Hine said that every line of the song as we know it today was inspired by Russia’s rugged Carpathian mountains.  It was there that he looked up into the clear night sky in awesome wonder. It was there he heard the birds sing near the Romanian border and it was there that he witnessed many of the local mountain-dwellers coming to Christ.

This hymn is all about the greatness of God. And the first place we see God’s greatness revealed in this hymn is the stars.




As a missionary living along the majestic Carpathian mountains, Stuart Hine beheld a field of stars sparkling against a black velvety sky, and wrote these words:

O Lord, my God, when I in awesome wonder,
consider all the worlds Thy hands have made;
I see the stars, I hear the rolling thunder,
Thy pow’r throughout the universe displayed.


For me, nothing displays God power and glory quite like the universe around us. Have you ever stood outside on a clear evening like Stuart Hine and gazed up in awesome wonder at the stars up above? The Bible says, “He counts the stars and calls them all by name. How great is our Lord! His power is absolute! His understanding is beyond comprehension!” (Psalm 147:5 NLT). He counts the stars and knows them by name. Have you ever tried counting the stars? Three hundred years ago astronomers believed there were just over a thousand stars in the universe, today we know that there are over 300,000,000,000 stars in our galaxy alone, which is just one of billions more galaxies stretched across the cosmos. Yet God knows each one and calls them by name. I want to show you something that might help highlight God’s greatest.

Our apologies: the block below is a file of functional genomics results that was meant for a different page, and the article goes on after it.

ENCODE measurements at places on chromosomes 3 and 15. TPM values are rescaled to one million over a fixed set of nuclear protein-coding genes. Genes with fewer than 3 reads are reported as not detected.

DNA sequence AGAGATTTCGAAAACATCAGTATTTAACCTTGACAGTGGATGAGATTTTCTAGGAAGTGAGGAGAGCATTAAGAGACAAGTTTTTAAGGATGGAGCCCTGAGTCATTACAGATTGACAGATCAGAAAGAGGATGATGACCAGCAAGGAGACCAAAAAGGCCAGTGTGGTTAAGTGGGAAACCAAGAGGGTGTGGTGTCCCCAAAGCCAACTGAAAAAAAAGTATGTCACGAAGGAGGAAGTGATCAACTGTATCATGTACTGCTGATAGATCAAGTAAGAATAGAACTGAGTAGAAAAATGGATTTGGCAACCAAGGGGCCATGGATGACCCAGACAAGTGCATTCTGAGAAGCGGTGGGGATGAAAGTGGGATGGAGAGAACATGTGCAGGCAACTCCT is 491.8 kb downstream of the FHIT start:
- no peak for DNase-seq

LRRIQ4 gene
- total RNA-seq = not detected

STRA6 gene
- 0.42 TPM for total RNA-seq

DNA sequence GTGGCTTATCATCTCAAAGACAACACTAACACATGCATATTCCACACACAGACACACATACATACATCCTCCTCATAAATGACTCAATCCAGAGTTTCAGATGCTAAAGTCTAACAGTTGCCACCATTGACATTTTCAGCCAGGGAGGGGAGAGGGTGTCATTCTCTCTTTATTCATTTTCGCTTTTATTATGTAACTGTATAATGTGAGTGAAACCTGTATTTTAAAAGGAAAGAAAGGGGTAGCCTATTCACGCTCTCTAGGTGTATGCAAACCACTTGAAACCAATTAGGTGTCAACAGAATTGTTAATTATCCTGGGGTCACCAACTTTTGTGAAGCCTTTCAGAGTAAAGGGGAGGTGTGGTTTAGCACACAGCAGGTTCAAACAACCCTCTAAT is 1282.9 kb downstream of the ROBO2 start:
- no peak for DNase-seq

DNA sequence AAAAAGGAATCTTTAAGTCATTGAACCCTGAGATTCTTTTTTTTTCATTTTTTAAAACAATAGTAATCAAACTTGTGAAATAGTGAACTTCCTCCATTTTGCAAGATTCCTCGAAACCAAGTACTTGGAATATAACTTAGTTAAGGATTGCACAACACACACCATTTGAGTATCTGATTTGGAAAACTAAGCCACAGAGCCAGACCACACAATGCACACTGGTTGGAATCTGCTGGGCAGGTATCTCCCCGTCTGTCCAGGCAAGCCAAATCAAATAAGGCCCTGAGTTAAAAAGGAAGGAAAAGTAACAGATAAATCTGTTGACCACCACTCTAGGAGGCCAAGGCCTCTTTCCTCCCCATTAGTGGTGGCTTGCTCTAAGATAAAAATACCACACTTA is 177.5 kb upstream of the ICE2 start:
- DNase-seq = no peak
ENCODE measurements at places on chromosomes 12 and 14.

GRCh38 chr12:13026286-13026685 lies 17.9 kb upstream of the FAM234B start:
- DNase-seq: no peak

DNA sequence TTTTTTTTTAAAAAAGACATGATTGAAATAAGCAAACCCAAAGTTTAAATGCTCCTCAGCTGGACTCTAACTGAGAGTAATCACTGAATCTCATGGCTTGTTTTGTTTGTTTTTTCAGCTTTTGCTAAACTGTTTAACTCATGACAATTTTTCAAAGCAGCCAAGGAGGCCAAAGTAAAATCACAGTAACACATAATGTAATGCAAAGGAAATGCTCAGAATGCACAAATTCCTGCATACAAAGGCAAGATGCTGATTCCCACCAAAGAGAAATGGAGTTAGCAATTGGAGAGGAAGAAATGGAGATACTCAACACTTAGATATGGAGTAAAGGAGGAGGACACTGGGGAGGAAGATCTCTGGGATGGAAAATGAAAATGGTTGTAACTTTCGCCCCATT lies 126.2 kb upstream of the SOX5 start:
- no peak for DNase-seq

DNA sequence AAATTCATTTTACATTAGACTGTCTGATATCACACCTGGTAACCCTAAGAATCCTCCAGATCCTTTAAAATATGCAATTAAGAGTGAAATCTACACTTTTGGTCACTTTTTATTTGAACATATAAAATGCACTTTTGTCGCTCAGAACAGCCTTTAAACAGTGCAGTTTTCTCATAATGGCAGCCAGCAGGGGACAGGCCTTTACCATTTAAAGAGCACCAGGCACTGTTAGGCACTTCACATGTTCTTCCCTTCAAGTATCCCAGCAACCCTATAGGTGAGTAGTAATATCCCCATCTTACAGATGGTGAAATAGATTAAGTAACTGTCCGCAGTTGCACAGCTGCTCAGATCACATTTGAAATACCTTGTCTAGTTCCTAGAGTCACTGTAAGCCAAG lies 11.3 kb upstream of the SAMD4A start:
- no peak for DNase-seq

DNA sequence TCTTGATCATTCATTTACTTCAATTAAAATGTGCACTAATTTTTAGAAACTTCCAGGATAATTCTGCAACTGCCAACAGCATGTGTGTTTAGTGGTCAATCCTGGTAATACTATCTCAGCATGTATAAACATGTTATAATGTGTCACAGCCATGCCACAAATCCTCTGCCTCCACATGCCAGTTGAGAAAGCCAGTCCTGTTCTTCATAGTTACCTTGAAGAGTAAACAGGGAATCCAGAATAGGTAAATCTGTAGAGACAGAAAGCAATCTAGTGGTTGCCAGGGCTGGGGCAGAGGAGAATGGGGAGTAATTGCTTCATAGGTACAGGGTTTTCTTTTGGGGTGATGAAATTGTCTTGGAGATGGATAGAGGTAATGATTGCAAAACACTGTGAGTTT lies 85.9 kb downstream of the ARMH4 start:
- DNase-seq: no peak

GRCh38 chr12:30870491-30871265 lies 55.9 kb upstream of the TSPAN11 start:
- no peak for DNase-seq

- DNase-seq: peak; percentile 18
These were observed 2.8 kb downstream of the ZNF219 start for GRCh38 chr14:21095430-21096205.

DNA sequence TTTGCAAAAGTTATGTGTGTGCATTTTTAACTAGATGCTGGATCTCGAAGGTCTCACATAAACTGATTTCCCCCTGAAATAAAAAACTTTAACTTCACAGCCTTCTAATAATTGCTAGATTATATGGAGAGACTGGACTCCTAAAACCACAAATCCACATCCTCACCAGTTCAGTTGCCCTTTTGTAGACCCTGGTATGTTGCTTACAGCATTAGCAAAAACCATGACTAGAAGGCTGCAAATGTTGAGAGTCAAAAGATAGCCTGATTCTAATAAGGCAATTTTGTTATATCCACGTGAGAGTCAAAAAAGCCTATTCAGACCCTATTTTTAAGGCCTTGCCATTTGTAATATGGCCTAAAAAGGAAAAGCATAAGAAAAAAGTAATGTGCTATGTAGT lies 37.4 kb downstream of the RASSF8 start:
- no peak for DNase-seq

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This is just a little journey through our galaxy. You’re familiar with our moon and some of the other planets orbiting around our Sun. You’ll see very quickly that we’re not that big a deal even in our own solar system, but as earth comes by you have to know that we are living on a privileged planet—any astronomy would tell you that we live in one of (if not, the) most special planet in all of creation. But as Neptune comes by, then Saturn and Jupiter, you realize that we’re not all that big, even in our own neighborhood. And there’s our Sun giving us warmth and light from 93 million miles away. But here’s another star—Sirius. Sirius is not the biggest star, but it is the brightest star ever discovered. Next is Pollux. Arcturus. Aldebaran. Then one of the most beautiful stars in heaven, Rigel. Pistol. Antares. Mu Cephei. And finally, the largest star ever discovered, Canis Majoris. Now, that teeny tiny dot you see—that’s the earth and somewhere you’re on it. You could fit 7 quadrillion earths inside Canis Majoris. The truth is, you couldn’t come up here with a sharpie and make a dot on the screen small enough to approximate the size of our planet. If there are star this mind-bogglingly massive and powerful, imagine how big and powerful our God is.

And all this takes on new meaning when we read Psalm 33: “The heavens were made by the word of the Lord and all the stars by the breath of his mouth” (Psalm 33:6 NLT). In other words, God didn’t lift a finger when creating these stars; rather he simply breathes them into existence! Just a glance into the universe that God has made ought to remind us this morning that we are worshipping an unrivaled, uncontested God of infinite might and power and glory and awe! There is no one like him! We don’t worship a teeny tiny God; rather, you and I are teeny tiny ones on this spec of a planet in this massive universe that God has made! But it doesn’t end there.